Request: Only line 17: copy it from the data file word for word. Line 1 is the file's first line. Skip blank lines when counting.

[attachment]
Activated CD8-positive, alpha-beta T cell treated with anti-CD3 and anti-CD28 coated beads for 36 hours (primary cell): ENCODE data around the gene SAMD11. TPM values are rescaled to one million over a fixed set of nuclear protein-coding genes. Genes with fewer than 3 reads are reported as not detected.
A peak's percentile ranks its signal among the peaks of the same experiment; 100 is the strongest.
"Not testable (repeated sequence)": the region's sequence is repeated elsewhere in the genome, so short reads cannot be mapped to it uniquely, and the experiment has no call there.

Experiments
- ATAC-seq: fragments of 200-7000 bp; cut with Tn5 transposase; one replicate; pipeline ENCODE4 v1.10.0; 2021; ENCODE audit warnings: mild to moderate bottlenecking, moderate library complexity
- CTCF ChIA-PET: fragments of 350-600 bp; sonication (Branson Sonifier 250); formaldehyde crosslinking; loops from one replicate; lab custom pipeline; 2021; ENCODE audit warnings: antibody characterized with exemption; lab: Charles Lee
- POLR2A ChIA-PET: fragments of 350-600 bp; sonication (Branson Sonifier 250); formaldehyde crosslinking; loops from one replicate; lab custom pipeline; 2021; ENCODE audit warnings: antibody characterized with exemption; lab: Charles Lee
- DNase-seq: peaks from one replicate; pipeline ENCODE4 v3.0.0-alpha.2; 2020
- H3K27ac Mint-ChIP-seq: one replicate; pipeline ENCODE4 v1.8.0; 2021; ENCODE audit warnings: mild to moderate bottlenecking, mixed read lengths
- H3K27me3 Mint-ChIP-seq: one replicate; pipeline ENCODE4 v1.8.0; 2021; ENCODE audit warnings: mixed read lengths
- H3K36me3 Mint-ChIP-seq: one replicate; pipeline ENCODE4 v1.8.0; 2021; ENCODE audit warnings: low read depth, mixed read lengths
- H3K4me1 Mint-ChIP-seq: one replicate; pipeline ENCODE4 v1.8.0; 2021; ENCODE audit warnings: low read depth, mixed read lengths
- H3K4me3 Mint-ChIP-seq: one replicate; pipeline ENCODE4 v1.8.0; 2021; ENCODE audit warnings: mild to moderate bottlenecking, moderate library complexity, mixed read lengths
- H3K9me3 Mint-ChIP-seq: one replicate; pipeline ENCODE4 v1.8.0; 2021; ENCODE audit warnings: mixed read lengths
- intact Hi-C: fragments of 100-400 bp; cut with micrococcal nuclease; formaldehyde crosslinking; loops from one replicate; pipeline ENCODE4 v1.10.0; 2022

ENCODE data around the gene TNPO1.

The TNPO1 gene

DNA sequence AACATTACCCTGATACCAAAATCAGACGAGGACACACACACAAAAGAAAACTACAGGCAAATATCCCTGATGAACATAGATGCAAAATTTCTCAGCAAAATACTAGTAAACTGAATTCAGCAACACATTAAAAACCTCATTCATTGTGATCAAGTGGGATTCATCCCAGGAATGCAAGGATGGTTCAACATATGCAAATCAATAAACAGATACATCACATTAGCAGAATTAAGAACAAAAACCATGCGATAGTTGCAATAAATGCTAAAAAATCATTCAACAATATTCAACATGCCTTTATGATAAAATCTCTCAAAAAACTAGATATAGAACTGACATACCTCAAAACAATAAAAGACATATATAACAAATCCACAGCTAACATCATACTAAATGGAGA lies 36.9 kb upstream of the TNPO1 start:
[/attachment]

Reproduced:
The TNPO1 gene